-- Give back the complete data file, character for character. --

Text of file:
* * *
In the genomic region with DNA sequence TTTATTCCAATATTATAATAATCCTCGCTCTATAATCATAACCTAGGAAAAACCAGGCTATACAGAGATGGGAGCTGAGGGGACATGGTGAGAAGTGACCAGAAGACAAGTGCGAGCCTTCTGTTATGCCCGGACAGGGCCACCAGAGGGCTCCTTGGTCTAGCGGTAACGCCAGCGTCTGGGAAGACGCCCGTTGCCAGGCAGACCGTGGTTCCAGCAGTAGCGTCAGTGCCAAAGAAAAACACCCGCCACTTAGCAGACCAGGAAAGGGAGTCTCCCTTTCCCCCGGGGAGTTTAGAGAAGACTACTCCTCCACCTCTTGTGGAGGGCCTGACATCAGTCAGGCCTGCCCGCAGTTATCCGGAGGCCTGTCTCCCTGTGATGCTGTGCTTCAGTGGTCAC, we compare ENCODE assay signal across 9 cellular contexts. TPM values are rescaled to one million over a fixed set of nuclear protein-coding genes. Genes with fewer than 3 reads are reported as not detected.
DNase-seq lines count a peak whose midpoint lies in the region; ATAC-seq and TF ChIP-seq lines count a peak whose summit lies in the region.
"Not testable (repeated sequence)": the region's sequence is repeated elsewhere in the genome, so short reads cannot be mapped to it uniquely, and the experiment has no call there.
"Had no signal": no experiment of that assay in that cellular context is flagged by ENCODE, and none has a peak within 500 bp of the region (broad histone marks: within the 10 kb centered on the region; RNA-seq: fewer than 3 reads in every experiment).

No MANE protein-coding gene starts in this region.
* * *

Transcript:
In the genomic region with DNA sequence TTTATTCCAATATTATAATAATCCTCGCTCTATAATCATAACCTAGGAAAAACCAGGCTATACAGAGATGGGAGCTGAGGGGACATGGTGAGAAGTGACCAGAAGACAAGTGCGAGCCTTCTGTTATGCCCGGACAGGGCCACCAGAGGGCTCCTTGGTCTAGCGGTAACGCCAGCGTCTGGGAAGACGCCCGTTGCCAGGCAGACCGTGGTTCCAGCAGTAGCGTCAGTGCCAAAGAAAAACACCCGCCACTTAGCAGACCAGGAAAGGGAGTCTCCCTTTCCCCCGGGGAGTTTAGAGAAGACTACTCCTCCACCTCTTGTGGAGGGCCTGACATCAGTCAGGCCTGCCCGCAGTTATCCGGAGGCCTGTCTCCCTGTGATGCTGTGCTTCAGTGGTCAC, we compare ENCODE assay signal across 9 cellular contexts. TPM values are rescaled to one million over a fixed set of nuclear protein-coding genes. Genes with fewer than 3 reads are reported as not detected.
DNase-seq lines count a peak whose midpoint lies in the region; ATAC-seq and TF ChIP-seq lines count a peak whose summit lies in the region.
"Not testable (repeated sequence)": the region's sequence is repeated elsewhere in the genome, so short reads cannot be mapped to it uniquely, and the experiment has no call there.
"Had no signal": no experiment of that assay in that cellular context is flagged by ENCODE, and none has a peak within 500 bp of the region (broad histone marks: within the 10 kb centered on the region; RNA-seq: fewer than 3 reads in every experiment).

No MANE protein-coding gene starts in this region.